Inertial-confinement fusion with lasers

A Corrigendum to this article was published on 30 June 2016

This article has been updated

Abstract

The quest for controlled fusion energy has been ongoing for over a half century. The demonstration of ignition and energy gain from thermonuclear fuels in the laboratory has been a major goal of fusion research for decades. Thermonuclear ignition is widely considered a milestone in the development of fusion energy, as well as a major scientific achievement with important applications in national security and basic sciences. The US is arguably the world leader in the inertial confinement approach to fusion and has invested in large facilities to pursue it, with the objective of establishing the science related to the safety and reliability of the stockpile of nuclear weapons. Although significant progress has been made in recent years, major challenges still remain in the quest for thermonuclear ignition via laser fusion. Here, we review the current state of the art in inertial confinement fusion research and describe the underlying physical principles.

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Figure 1: Schematics of indirect- and direct-drive ICF.
Figure 2: Performance of indirect- and direct-drive ICF in terms of the Lawson parameter and ion temperature Tion.
Figure 3: Indirect-drive target and laser pulse.
Figure 4: OMEGA direct-drive target and laser pulse.
Figure 5: Schematics of the CBET process.
Figure 6: OMEGA fast-ignition targets.
Figure 7: OMEGA shock-ignition experiments.
Figure 8: Magnetic fields used in imploding targets.

Change history

  • 01 June 2016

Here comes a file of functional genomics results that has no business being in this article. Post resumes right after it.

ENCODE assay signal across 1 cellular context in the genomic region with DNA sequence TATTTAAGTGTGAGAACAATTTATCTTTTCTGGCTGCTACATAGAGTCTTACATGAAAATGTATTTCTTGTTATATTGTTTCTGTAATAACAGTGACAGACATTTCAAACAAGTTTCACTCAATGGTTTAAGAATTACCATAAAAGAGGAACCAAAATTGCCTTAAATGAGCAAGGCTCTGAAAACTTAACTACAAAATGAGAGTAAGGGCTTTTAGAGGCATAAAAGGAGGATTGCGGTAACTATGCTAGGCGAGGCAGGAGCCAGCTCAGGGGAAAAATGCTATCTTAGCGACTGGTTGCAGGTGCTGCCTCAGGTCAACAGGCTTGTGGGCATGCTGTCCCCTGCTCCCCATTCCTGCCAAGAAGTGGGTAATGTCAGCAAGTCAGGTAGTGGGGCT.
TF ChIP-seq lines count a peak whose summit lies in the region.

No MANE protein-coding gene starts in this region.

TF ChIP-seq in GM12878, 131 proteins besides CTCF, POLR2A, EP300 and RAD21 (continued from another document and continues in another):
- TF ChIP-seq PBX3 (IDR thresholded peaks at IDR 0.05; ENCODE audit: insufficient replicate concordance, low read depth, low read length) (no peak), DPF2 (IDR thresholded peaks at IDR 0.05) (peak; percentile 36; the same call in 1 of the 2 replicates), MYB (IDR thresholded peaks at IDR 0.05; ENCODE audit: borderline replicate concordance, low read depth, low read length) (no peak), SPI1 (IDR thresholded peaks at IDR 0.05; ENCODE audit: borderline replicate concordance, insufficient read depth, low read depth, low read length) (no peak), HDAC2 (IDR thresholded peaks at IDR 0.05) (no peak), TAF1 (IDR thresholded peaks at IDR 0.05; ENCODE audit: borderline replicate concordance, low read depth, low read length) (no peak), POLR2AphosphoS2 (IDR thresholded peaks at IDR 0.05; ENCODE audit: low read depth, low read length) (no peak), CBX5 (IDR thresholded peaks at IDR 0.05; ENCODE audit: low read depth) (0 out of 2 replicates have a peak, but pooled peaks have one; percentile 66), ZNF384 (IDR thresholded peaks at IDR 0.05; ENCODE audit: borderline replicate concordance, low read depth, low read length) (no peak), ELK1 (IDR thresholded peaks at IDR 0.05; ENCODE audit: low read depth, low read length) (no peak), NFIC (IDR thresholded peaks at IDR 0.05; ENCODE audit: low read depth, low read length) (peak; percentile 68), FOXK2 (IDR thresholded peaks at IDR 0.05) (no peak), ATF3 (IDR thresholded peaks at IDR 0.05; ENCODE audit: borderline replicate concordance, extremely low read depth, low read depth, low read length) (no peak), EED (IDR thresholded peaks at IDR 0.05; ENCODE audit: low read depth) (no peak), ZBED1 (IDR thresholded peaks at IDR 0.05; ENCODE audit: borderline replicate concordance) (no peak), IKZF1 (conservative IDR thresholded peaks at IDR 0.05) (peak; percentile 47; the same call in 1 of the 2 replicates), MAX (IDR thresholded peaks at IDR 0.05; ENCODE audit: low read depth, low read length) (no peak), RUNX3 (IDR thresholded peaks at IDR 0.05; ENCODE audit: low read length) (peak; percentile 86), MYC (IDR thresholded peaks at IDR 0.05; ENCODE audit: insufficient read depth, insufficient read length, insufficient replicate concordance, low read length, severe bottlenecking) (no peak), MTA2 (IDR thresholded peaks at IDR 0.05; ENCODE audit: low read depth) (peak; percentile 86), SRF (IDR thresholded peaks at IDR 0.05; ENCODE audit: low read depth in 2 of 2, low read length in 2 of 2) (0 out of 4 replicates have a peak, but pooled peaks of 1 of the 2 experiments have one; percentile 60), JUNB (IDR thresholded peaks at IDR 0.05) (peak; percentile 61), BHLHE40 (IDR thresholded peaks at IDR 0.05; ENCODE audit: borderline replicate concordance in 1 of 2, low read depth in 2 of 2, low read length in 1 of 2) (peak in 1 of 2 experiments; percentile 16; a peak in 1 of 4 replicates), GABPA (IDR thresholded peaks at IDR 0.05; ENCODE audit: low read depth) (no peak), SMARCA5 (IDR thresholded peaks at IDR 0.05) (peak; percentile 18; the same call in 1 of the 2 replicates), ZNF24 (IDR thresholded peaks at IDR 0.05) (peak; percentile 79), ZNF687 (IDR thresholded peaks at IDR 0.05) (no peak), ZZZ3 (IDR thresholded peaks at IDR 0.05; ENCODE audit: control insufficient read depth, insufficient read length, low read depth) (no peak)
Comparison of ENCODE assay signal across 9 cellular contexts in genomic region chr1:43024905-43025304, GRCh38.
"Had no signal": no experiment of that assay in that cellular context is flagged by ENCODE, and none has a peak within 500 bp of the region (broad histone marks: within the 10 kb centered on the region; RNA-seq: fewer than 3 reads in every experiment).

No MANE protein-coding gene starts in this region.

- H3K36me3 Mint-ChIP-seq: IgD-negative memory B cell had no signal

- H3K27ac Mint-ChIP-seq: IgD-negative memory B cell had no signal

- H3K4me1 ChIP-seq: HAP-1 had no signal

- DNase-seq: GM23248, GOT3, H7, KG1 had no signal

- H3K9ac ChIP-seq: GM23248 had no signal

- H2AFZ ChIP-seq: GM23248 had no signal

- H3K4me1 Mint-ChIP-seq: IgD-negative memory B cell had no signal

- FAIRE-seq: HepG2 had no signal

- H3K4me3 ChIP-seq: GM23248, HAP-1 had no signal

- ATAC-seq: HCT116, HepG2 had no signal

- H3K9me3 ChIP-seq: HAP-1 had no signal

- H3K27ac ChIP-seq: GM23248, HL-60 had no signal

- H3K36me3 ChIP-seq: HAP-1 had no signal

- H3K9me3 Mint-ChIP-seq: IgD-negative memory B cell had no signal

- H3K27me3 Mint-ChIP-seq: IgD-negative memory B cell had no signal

In the version of this Review Article originally published, the size of the gold hohlraum described in the section 'Laser indirect drive' was incorrect and it should have read '5.75 mm in diameter'. This has been corrected in the online versions after print 1 June 2016.

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Acknowledgements

The authors would like to thank the US and the international ICF community for their continuing efforts to make inertial fusion in the laboratory a reality. Special thanks to J. R. Davies of LLE for his input on the Magneto-Inertial Fusion section of this manuscript. The authors are grateful to M. E. Campbell, S. P. Regan, T. C. Sangster and W. Theobald of LLE, F. Beg of UCSD, D. Sinar of SNL and to D. Clark, M. J. Edwards, L. F. Berzak-Hopkins, A. Kritcher and T. Ma of LLNL for reviewing this manuscript. This work was performed under the auspices of the US Department of Energy by Lawrence Livermore National Laboratory under Contract No. DE-AC52-07NA27344, by the University of Rochester Laboratory for Laser Energetics under Cooperative Agreements DE-NA0001944 (NNSA) and DE-FC02-04ER54789 (OFES), and with the support of the New York State Energy Research Development Authority.

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Betti, R., Hurricane, O. Inertial-confinement fusion with lasers. Nature Phys 12, 435–448 (2016). https://doi.org/10.1038/nphys3736

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